Friday, July 22, 2011

Panama's economic experiment: no central bank

Panama has no central bank, attracting it praise from libertarian economists:

For a real-world example of how a system of market-chosen monetary policy would work in the absence of a central bank, one need not look to the past; the example exists in present-day Central America, in the Republic of Panama, a country that has lived without a central bank since its independence, with a very successful and stable macroeconomic environment....

This market-driven system has created an extremely stable macroeconomic environment. Panama is the only country in Latin America that has not experienced a financial collapse or a currency crisis since its independence.

In recent years Panama has experienced an economic boom, but this is reported with caution instead of optimism by the BBC:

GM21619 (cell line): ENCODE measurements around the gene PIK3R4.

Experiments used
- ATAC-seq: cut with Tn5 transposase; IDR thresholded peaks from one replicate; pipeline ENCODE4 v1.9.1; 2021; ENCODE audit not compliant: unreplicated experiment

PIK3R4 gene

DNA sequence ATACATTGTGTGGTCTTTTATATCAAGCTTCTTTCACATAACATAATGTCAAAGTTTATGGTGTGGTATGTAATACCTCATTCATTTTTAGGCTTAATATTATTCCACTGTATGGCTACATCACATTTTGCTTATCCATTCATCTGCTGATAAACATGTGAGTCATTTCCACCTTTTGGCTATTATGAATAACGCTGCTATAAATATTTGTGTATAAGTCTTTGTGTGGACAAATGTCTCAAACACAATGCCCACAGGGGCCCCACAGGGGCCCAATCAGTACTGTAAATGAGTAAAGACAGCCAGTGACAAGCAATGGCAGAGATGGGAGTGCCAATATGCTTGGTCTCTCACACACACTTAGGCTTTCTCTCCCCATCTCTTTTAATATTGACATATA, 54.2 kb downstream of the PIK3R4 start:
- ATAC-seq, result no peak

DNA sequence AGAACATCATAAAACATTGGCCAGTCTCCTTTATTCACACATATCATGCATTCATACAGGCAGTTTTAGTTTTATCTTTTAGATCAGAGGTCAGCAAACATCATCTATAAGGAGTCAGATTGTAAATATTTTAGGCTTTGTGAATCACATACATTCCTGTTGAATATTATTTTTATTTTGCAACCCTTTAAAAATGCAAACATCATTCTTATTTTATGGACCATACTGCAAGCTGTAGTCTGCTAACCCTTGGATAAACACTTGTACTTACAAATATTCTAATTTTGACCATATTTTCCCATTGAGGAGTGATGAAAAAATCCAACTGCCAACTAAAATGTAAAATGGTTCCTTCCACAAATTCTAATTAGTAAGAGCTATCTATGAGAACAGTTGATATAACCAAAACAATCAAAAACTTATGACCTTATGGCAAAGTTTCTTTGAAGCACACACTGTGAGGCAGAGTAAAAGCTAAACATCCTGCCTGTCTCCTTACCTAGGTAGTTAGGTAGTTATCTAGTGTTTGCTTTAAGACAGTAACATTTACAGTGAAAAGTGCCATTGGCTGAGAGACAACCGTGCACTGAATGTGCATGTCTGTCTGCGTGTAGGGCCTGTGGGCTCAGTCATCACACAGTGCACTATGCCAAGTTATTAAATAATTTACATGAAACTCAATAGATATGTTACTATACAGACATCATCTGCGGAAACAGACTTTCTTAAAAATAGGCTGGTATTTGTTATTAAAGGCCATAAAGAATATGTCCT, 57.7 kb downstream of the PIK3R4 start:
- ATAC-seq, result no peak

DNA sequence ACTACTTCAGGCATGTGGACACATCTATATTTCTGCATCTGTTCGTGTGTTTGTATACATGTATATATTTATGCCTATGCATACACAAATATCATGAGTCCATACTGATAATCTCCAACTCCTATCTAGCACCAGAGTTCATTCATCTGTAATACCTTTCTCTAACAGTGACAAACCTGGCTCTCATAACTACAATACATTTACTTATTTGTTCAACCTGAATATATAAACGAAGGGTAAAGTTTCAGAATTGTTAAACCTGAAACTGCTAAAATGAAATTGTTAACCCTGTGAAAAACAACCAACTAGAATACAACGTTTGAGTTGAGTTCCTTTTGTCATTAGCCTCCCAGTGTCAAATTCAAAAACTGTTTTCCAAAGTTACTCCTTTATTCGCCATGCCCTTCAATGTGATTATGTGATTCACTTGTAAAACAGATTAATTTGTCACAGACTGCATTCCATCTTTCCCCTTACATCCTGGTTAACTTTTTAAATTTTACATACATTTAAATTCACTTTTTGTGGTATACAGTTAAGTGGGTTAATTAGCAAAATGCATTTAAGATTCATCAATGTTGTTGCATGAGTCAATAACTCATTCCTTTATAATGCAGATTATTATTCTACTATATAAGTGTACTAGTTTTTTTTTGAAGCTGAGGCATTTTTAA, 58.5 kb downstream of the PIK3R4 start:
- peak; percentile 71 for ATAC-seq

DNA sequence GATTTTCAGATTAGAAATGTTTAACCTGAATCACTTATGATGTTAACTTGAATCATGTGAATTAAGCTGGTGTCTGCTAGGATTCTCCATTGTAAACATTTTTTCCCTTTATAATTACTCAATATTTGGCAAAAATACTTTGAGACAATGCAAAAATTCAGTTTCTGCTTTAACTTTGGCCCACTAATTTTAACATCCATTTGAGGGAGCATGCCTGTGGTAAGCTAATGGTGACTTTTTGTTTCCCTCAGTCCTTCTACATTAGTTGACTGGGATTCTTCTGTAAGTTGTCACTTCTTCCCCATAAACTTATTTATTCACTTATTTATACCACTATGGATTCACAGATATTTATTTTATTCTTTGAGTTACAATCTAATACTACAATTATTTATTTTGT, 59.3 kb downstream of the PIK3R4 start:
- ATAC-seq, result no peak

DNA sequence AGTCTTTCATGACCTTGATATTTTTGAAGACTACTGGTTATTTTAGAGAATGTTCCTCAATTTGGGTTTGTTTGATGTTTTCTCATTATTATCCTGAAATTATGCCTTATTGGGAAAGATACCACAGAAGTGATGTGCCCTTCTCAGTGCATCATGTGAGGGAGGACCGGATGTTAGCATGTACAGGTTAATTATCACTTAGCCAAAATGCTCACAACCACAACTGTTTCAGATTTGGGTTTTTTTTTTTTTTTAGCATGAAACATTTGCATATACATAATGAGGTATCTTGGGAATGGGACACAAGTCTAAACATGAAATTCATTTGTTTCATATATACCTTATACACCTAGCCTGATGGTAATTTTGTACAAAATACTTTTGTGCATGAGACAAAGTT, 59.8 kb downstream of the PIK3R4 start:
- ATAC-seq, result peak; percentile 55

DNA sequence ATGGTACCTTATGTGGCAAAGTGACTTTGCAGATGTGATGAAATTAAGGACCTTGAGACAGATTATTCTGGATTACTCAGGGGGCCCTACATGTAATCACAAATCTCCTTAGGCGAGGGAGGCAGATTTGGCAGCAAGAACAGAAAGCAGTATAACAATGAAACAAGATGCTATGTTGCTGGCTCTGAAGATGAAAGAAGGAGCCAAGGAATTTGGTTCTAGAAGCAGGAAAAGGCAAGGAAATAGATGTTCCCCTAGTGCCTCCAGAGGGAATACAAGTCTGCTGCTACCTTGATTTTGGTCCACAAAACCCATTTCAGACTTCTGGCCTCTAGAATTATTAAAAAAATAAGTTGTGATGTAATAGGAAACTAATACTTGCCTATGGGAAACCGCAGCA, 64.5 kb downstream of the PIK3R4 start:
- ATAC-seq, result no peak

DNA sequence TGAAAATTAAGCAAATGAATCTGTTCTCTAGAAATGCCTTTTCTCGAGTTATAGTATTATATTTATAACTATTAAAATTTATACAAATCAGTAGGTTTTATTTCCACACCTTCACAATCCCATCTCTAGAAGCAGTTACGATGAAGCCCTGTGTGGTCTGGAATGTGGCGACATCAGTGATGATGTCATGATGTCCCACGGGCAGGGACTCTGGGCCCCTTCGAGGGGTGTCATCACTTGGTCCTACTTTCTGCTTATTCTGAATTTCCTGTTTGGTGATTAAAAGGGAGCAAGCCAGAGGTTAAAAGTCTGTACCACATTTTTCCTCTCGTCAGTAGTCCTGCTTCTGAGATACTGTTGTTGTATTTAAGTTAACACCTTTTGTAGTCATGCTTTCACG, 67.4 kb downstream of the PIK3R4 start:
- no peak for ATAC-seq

Five years of unprecedented economic growth - and a continued projected growth rate of 8%-9% over the coming years - has turned Panama into a regional giant on wobbly legs.

Since 2007, 50 skyscrapers have been built or are being finished within the next year.

The size and scale of Panama's growth goes far beyond the rest of Central America.

But the growth spurt raises serious questions about overdevelopment.... it has grown as haphazardly and unregulated as a 19th Century gold-rush town.

So is Panama's growth unsustainable? Will we see the kind of speculative bubble, followed by a traumatic decline, that the first article says has been absent throughout Panama's history? If Panama really grows and sees real improvements to standards of living then the libertarians may have a helpful example. If it pops the way bubble economies have popped elsewhere, they must eat humble pie.

So the future of Panama has wider implications, and could help us to improve our understanding of economics.

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